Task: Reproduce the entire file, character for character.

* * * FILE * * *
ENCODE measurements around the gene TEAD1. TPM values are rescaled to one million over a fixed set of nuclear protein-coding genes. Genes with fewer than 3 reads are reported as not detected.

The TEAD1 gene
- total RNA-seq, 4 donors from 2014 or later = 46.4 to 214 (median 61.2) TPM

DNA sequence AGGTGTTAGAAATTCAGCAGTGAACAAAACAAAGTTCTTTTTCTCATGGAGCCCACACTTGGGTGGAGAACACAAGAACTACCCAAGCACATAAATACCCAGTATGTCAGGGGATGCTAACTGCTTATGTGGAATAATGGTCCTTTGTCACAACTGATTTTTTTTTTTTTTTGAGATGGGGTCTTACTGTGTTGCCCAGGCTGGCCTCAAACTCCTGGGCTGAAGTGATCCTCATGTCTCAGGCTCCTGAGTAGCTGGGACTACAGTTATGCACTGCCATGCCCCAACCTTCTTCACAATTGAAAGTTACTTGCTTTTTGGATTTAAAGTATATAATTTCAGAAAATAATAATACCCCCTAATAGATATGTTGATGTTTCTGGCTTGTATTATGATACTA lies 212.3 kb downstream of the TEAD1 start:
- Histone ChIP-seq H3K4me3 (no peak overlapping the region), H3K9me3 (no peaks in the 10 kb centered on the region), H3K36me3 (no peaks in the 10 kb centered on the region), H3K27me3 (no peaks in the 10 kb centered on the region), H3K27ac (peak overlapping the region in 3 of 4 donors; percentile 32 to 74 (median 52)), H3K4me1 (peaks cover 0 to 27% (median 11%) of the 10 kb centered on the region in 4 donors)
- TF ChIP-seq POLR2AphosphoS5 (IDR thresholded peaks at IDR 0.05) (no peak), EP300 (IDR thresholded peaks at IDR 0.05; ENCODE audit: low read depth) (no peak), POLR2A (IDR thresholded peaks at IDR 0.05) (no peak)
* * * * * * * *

ENCODE measurements around the gene TEAD1. TPM values are rescaled to one million over a fixed set of nuclear protein-coding genes. Genes with fewer than 3 reads are reported as not detected.

The TEAD1 gene
- total RNA-seq, 4 donors from 2014 or later = 46.4 to 214 (median 61.2) TPM

DNA sequence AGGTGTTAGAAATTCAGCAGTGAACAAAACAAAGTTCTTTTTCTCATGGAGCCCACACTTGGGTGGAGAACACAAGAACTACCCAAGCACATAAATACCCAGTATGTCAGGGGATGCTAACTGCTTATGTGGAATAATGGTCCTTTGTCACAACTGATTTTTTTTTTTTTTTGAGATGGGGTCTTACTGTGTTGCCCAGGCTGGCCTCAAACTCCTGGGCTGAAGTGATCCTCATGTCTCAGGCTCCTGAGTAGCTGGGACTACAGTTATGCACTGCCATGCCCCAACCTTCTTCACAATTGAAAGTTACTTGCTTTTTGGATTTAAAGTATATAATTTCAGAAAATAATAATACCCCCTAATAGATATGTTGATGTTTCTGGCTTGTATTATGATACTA lies 212.3 kb downstream of the TEAD1 start:
- Histone ChIP-seq H3K4me3 (no peak overlapping the region), H3K9me3 (no peaks in the 10 kb centered on the region), H3K36me3 (no peaks in the 10 kb centered on the region), H3K27me3 (no peaks in the 10 kb centered on the region), H3K27ac (peak overlapping the region in 3 of 4 donors; percentile 32 to 74 (median 52)), H3K4me1 (peaks cover 0 to 27% (median 11%) of the 10 kb centered on the region in 4 donors)
- TF ChIP-seq POLR2AphosphoS5 (IDR thresholded peaks at IDR 0.05) (no peak), EP300 (IDR thresholded peaks at IDR 0.05; ENCODE audit: low read depth) (no peak), POLR2A (IDR thresholded peaks at IDR 0.05) (no peak)